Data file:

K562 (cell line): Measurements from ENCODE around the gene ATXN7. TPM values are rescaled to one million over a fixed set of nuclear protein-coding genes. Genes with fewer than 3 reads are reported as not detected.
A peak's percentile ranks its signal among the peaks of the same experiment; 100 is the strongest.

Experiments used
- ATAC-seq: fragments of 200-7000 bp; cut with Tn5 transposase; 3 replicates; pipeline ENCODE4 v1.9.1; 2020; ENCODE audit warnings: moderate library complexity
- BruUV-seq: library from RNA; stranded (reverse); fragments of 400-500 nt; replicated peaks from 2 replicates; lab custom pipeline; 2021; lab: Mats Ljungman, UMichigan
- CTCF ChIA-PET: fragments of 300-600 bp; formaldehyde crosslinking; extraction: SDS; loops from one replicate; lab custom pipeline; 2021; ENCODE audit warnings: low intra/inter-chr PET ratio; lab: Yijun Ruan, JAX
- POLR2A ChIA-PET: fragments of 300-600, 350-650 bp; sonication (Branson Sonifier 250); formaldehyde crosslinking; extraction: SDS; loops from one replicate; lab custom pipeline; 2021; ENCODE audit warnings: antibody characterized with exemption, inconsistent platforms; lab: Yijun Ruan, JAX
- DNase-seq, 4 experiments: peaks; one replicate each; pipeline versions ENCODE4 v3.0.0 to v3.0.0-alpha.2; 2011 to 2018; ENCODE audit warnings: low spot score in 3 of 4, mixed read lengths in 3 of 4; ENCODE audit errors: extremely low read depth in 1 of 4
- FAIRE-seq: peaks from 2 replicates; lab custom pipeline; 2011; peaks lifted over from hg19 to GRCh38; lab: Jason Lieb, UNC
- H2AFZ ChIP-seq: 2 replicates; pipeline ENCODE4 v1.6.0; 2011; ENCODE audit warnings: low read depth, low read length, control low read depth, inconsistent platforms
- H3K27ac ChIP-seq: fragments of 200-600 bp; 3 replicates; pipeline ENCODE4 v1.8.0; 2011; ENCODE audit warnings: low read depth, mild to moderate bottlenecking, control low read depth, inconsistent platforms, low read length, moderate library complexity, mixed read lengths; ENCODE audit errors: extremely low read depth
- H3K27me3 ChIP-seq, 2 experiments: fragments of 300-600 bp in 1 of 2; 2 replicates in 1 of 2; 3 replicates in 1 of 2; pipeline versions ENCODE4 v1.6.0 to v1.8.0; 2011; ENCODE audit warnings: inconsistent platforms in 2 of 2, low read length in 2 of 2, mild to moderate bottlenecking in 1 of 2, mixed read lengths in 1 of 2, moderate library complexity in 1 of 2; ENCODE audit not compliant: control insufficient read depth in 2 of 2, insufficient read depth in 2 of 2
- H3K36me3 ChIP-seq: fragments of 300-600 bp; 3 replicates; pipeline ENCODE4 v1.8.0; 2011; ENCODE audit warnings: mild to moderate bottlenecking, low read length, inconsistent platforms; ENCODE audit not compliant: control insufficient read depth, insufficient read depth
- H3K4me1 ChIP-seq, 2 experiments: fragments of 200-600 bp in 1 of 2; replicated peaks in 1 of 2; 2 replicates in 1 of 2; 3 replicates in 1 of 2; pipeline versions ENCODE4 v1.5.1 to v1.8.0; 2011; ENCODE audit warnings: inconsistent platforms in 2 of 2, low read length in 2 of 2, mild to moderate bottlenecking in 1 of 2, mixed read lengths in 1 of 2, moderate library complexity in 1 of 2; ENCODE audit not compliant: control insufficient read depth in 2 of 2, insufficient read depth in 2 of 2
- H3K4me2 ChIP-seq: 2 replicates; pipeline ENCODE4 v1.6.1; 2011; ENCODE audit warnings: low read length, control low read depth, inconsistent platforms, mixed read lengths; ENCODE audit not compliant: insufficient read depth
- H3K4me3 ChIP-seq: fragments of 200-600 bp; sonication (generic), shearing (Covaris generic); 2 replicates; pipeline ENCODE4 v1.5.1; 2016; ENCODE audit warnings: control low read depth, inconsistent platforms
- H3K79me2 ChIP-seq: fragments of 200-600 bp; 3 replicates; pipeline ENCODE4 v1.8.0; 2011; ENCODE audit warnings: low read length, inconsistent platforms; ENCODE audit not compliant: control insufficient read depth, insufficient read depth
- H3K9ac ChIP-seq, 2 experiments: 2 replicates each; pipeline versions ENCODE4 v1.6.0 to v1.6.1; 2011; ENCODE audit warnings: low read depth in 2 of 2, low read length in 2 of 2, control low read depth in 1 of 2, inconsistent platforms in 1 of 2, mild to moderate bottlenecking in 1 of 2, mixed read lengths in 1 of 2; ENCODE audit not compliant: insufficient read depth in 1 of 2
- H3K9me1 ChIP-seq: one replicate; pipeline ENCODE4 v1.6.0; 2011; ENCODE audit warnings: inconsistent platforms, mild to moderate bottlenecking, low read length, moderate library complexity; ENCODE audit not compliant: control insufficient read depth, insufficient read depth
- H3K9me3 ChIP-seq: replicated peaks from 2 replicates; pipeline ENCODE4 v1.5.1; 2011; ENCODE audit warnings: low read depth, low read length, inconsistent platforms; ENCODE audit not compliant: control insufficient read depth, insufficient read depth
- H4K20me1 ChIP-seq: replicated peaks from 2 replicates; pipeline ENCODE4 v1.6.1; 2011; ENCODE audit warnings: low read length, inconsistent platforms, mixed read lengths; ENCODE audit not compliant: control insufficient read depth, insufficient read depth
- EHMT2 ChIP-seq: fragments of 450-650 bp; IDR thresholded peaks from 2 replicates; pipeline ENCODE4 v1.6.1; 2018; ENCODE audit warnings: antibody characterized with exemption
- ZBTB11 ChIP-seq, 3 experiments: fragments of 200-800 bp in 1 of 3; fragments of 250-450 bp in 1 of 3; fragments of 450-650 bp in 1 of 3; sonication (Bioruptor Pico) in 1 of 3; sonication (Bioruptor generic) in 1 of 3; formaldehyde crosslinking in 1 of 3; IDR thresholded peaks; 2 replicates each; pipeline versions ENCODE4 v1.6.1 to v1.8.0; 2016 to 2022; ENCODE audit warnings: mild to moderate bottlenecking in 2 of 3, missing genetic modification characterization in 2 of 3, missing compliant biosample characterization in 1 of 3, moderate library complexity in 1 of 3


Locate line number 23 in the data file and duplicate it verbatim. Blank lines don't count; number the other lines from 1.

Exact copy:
- ZBTB11 ChIP-seq, 3 experiments: fragments of 200-800 bp in 1 of 3; fragments of 250-450 bp in 1 of 3; fragments of 450-650 bp in 1 of 3; sonication (Bioruptor Pico) in 1 of 3; sonication (Bioruptor generic) in 1 of 3; formaldehyde crosslinking in 1 of 3; IDR thresholded peaks; 2 replicates each; pipeline versions ENCODE4 v1.6.1 to v1.8.0; 2016 to 2022; ENCODE audit warnings: mild to moderate bottlenecking in 2 of 3, missing genetic modification characterization in 2 of 3, missing compliant biosample characterization in 1 of 3, moderate library complexity in 1 of 3